Clinton calls fresh talks with Iran 'serious'
By HILARY LEILA KRIEGER, JPOST CORRESPONDENT
Barak due to meet US Defense Secretary Panetta in Washington, says he is doubtful diplomacy will succeed.
WASHINGTON – US Secretary of State Hillary Clinton called the fresh round of
talks with Iran “serious” on Monday, but said that Tehran would have to take
more concrete action before sanctions would be eased.
speaking at a press conference in Brazil following talks between Iran and the
P5+1 – France, Germany, Russia, the UK, US and China – this weekend in Istanbul,
the first such negotiations in more than a year.
“The initial discussions
between the P5+1 and Iran were serious and focused on the nuclear issue,”
Her comments stood in contrast to the American reaction to
the last round of consultations, during which the Iranians would not address the
nuclear issue and the West spoke of frustration with the lack of progress
The two sides agreed to meet again in Baghdad at the end of May,
But asked whether the US would consider easing sanctions –
a move the Iranians indicated would help facilitate negotiations – Clinton
rejected the notion.
“I believe in action for action. But I think in this
case, the burden of action falls on the Iranians to demonstrate their
seriousness,” she said. “And we’re going to keep the sanctions in place and the
pressure on Iran as they consider what they’ll bring to the table in Baghdad,
and we’ll respond accordingly.”
Iran agreed to reenter talks after the US
and EU began to impose the most extreme sanctions to date, a move that many
experts credit with pushing Iran to come back to the negotiating
Some critics of the administration were less positive about the
talks than Clinton. Elliott Abrams, senior fellow for Middle Eastern
Studies at the Council on Foreign Relations (CFR) and a former George
W. Bush White House adviser, attacked Clinton’s assessment that the talks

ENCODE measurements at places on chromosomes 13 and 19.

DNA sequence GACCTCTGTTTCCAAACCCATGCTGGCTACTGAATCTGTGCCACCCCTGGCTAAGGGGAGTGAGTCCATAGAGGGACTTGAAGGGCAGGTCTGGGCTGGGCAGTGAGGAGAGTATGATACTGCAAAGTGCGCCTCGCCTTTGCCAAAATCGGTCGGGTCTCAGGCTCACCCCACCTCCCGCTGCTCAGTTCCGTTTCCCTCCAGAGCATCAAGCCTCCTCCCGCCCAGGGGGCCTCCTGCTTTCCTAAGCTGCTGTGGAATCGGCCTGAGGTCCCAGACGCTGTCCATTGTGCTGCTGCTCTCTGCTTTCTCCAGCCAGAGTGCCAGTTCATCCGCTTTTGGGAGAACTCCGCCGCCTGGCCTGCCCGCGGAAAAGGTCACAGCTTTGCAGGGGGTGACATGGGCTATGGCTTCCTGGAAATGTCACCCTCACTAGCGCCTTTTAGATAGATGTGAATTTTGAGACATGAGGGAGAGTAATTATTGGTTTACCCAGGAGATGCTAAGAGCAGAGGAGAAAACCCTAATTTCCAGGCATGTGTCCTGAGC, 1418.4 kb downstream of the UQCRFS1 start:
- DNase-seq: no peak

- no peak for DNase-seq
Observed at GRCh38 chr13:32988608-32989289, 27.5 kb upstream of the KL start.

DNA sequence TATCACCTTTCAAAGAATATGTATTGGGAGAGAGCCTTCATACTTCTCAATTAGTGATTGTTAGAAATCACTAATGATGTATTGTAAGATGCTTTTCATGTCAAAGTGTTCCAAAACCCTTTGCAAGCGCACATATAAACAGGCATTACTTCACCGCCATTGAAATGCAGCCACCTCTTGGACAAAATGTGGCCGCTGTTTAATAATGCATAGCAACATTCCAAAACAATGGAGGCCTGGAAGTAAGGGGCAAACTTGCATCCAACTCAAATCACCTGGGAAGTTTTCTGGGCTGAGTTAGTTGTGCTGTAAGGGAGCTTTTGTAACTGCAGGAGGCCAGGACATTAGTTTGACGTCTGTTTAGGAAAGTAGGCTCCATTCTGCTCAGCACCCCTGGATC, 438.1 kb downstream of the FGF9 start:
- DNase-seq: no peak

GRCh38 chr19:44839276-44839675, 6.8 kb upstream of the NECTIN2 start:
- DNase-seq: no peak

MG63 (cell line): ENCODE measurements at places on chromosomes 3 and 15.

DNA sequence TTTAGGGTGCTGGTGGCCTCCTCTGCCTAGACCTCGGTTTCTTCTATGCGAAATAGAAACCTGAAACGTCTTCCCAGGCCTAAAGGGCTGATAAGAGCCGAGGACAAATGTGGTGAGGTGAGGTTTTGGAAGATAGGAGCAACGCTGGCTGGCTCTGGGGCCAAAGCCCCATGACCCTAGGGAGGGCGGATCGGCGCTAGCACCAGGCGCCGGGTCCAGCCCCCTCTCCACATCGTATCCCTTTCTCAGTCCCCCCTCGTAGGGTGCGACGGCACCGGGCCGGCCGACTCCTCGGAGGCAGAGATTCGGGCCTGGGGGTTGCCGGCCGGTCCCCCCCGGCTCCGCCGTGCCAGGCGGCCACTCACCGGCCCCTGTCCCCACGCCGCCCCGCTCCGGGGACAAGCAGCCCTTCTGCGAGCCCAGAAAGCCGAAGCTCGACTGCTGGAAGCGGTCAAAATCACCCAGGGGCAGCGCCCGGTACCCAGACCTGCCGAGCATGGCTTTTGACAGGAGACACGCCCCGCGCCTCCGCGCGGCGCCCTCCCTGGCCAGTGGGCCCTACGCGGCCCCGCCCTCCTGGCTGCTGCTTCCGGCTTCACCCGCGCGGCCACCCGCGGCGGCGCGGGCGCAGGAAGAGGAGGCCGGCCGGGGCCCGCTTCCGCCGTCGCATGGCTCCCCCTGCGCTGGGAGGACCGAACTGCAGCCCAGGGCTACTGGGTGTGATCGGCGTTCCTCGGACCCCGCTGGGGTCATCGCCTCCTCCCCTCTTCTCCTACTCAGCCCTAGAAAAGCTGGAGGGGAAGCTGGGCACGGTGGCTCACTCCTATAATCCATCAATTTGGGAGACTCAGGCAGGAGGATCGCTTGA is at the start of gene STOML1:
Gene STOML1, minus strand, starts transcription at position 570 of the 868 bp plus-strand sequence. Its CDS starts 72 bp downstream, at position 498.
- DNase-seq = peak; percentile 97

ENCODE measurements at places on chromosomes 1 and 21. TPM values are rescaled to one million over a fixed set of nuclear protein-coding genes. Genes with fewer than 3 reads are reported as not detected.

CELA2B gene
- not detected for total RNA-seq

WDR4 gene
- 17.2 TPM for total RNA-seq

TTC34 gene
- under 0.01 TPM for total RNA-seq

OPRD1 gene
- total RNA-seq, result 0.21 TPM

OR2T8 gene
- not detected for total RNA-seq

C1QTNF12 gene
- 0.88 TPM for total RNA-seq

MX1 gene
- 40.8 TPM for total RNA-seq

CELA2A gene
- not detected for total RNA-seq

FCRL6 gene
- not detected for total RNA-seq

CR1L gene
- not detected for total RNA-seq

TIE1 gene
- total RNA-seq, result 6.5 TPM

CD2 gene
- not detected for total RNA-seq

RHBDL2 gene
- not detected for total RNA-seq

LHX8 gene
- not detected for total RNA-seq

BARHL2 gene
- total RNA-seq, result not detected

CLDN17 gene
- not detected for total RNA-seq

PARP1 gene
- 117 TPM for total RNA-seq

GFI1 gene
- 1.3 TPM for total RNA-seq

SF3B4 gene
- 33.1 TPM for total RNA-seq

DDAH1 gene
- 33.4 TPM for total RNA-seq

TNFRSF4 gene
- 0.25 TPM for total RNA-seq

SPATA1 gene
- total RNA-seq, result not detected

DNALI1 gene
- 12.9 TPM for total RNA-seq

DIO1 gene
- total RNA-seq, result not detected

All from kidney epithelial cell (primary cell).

“How was it that Iran’s seriousness was tested in a
meeting where no concrete proposals appear to have been made, much less agreed
to?” Abrams asked in a CFR analysis. “The fact that there appear to have been no
concrete proposals discussed, yet the next meeting is delayed now for five
weeks, suggests skepticism about Iranian ‘seriousness.’”
He added that the next
round of talks could well lead to a further meeting over the
“After all, if concrete proposals are tabled one mustn’t rush the
Iranians; they must have time to take them home to Tehran and think them
through,” he wrote.
Abrams concluded, “It appears that all present have
at least one common goal: making an Israeli strike harder.”
Minister Ehud Barak emphasized on Tuesday that even while nuclear negotiations
are underway, Israeli military action against Iran remains an
Speaking to Army Radio, Barak voiced strong doubts whether the
talks, that began in Istanbul on Saturday, would succeed.
“It does not
look to me as if it is going to happen – not now, in the wake of Istanbul, and
not... after the [talks in Baghdad next month].”
Barak is due to meet US
Defense Secretary Leon Panetta in Washington on Thursday amid speculation that
Israel has promised its main ally that it will refrain from attacking Iran while
the talks continue.
“We are not committing to anything,” Barak said, when
asked whether any such pledge had been made. “There is not, there has not been,
there should not be and there cannot be [such a promise].”
Barak has said
that Iran could soon enter a “zone of immunity” against Israeli attack as it
puts its nuclear installations deep underground, comments that raised
international concern that a strike could be nearing.
In the interview,
he reiterated Israeli fears that the negotiations could drag on and waste what
he described as “precious time.”